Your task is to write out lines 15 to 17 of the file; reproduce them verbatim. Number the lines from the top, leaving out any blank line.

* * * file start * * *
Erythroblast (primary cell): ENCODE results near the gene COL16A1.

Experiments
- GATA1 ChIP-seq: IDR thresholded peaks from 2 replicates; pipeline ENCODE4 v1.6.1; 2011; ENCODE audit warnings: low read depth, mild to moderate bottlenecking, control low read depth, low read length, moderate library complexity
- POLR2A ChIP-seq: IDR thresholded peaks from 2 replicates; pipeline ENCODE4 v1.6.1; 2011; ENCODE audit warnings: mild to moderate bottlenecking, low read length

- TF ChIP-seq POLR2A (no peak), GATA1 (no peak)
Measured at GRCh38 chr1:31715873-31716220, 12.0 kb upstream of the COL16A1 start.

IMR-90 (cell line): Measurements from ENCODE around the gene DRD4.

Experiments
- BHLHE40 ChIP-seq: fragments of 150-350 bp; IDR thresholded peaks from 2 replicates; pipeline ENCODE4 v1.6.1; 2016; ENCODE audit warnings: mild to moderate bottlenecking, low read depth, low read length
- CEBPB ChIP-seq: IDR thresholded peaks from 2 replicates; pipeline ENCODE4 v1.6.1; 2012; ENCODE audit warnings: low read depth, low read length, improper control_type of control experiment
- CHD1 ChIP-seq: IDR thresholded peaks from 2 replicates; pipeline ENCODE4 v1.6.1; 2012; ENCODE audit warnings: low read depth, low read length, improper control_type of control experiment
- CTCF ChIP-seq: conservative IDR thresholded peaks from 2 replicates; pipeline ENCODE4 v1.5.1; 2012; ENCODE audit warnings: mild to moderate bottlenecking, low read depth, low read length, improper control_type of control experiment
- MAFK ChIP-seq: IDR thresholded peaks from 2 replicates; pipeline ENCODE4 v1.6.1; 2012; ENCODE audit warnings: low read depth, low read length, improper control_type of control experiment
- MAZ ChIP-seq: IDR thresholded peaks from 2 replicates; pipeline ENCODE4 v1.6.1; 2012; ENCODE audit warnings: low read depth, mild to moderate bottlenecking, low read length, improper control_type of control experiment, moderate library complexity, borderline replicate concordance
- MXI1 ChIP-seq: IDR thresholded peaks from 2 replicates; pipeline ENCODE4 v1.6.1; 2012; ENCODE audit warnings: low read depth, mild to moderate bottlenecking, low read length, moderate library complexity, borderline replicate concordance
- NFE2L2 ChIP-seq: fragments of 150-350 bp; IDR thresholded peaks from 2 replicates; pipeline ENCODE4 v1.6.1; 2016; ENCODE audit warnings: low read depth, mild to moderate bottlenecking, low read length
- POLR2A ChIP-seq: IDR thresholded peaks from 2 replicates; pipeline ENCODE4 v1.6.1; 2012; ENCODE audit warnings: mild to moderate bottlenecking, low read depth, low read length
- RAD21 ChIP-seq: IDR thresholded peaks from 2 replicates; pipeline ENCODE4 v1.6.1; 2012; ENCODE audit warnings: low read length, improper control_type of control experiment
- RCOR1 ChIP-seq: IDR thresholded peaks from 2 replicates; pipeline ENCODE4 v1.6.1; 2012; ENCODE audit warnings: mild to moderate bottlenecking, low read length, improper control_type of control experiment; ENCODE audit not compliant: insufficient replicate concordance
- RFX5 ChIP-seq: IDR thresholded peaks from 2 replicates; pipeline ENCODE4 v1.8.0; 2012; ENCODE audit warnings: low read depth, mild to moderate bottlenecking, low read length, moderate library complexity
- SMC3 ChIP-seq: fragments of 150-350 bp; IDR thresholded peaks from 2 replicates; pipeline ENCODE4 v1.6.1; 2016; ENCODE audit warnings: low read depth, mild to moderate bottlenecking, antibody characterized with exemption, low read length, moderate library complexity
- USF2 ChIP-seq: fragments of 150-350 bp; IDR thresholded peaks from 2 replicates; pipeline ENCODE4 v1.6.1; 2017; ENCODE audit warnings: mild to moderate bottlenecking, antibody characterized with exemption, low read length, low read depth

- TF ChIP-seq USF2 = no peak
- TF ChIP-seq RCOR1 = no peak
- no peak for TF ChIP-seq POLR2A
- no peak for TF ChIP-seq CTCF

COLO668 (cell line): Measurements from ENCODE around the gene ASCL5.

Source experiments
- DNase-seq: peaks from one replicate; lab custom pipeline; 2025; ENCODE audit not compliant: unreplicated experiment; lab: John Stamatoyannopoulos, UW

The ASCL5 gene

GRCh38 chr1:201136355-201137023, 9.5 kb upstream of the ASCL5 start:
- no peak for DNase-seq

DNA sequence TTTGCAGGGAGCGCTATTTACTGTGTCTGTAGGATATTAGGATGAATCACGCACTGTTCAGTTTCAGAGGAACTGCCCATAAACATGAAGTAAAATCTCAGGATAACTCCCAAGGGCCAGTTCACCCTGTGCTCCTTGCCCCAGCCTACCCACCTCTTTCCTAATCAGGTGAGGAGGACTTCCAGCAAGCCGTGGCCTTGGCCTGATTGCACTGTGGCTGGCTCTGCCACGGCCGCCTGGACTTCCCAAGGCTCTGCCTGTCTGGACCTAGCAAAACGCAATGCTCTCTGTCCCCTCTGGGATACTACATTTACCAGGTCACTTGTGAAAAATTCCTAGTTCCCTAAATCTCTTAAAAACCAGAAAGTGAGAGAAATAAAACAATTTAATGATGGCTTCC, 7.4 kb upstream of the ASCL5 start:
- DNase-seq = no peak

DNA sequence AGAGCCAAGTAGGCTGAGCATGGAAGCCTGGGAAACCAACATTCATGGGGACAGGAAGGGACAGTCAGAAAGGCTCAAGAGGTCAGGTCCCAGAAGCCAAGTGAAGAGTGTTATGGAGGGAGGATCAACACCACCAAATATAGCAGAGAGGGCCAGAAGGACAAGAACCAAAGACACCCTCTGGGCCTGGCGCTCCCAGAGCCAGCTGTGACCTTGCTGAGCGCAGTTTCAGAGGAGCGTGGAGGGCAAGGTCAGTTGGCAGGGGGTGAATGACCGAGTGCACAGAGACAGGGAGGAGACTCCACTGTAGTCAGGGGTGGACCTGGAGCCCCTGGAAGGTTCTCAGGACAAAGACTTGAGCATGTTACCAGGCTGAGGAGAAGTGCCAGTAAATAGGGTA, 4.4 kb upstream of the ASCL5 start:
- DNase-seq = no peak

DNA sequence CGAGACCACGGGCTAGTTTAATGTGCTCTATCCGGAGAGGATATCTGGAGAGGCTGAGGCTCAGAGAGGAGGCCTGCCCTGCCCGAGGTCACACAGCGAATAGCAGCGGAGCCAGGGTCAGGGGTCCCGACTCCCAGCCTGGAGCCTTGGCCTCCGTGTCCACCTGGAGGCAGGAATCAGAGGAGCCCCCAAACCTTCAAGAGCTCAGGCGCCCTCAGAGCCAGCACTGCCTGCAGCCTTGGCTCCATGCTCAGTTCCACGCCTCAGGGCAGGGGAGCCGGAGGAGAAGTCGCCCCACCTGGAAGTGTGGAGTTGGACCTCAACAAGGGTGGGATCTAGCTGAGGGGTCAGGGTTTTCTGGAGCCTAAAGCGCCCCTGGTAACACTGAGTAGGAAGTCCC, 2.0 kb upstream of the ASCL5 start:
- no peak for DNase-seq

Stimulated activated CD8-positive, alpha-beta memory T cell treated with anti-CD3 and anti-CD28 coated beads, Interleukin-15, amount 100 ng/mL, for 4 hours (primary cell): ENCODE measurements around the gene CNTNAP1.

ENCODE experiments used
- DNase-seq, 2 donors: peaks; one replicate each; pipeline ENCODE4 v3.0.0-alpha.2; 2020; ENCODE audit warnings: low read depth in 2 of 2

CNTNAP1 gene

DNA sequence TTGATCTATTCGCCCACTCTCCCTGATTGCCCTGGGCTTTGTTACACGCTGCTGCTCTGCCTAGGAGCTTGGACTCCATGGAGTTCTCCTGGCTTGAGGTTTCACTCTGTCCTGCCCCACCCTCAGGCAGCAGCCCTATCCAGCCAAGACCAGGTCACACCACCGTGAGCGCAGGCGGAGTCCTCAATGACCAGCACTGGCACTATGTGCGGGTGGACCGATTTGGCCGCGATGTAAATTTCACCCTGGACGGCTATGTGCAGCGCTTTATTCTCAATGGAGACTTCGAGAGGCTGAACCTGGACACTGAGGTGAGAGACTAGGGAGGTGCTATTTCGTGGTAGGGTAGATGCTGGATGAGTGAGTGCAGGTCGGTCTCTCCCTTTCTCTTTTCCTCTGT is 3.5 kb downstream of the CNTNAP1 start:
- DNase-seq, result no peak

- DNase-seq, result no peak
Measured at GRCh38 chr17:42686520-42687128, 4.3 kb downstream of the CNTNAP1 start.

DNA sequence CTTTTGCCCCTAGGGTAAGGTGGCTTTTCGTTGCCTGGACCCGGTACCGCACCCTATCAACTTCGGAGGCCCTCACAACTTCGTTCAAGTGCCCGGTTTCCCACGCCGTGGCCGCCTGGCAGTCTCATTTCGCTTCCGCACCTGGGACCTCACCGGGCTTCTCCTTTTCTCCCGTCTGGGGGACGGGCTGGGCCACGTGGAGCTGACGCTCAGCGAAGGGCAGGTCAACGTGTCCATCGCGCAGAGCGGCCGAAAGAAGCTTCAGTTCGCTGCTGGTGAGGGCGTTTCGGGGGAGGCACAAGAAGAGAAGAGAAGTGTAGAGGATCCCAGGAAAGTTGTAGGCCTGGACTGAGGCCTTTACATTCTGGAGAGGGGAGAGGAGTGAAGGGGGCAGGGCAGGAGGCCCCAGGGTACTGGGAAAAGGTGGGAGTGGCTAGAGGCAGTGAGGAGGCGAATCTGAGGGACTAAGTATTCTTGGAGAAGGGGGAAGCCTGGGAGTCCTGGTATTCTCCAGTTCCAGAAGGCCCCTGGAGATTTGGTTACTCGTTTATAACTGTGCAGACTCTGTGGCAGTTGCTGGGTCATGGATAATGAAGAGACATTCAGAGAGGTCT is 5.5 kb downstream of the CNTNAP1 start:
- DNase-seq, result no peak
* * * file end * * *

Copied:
- MXI1 ChIP-seq: IDR thresholded peaks from 2 replicates; pipeline ENCODE4 v1.6.1; 2012; ENCODE audit warnings: low read depth, mild to moderate bottlenecking, low read length, moderate library complexity, borderline replicate concordance
- NFE2L2 ChIP-seq: fragments of 150-350 bp; IDR thresholded peaks from 2 replicates; pipeline ENCODE4 v1.6.1; 2016; ENCODE audit warnings: low read depth, mild to moderate bottlenecking, low read length
- POLR2A ChIP-seq: IDR thresholded peaks from 2 replicates; pipeline ENCODE4 v1.6.1; 2012; ENCODE audit warnings: mild to moderate bottlenecking, low read depth, low read length